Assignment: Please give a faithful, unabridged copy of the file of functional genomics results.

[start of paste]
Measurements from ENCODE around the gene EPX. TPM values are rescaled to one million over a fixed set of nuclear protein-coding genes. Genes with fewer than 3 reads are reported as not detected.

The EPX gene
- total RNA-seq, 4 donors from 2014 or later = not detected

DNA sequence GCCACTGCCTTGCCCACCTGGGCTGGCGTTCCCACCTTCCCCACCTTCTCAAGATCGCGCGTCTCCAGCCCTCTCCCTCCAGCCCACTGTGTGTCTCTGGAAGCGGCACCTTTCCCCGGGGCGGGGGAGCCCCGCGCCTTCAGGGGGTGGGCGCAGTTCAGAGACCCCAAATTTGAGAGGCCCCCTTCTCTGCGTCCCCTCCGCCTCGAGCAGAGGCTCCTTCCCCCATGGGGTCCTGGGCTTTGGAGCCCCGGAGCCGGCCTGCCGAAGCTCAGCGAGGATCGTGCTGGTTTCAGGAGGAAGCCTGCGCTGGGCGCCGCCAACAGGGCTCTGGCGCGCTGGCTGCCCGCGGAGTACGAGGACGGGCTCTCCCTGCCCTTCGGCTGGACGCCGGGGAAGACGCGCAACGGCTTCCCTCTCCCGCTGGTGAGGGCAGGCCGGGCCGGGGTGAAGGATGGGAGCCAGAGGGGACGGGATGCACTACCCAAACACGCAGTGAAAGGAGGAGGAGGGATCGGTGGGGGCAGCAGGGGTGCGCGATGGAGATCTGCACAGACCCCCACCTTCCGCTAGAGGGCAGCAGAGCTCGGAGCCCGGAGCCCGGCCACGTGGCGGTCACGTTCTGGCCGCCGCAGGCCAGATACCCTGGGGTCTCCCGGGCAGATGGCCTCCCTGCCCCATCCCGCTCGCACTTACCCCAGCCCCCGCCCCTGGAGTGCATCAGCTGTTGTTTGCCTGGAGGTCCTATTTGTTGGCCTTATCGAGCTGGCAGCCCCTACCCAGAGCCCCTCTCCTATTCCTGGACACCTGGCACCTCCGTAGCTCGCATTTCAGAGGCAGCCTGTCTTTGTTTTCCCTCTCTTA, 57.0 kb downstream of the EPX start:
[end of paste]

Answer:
Measurements from ENCODE around the gene EPX. TPM values are rescaled to one million over a fixed set of nuclear protein-coding genes. Genes with fewer than 3 reads are reported as not detected.

The EPX gene
- total RNA-seq, 4 donors from 2014 or later = not detected

DNA sequence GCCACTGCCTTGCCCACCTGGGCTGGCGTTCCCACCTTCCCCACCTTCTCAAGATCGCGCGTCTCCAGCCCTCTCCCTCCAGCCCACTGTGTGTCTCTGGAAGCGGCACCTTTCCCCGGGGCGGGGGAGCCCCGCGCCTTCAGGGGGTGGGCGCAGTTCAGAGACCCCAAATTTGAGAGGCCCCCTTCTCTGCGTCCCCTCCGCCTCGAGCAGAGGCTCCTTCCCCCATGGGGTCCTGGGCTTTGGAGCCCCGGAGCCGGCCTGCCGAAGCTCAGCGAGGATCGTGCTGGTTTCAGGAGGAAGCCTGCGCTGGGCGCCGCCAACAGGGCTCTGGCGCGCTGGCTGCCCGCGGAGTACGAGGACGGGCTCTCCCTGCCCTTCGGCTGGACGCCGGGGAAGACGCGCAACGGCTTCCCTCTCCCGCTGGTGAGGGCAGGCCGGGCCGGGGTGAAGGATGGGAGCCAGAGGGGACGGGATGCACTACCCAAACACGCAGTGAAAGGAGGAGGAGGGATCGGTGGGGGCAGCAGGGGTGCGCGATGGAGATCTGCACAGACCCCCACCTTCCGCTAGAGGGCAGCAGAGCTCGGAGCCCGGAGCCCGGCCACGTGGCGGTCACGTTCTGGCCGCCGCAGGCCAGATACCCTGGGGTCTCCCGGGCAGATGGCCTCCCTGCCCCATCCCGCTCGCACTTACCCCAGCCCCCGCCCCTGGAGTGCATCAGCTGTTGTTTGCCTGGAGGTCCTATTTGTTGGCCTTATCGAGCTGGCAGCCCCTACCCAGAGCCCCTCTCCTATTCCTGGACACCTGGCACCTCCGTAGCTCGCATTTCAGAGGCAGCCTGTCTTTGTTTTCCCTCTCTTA, 57.0 kb downstream of the EPX start: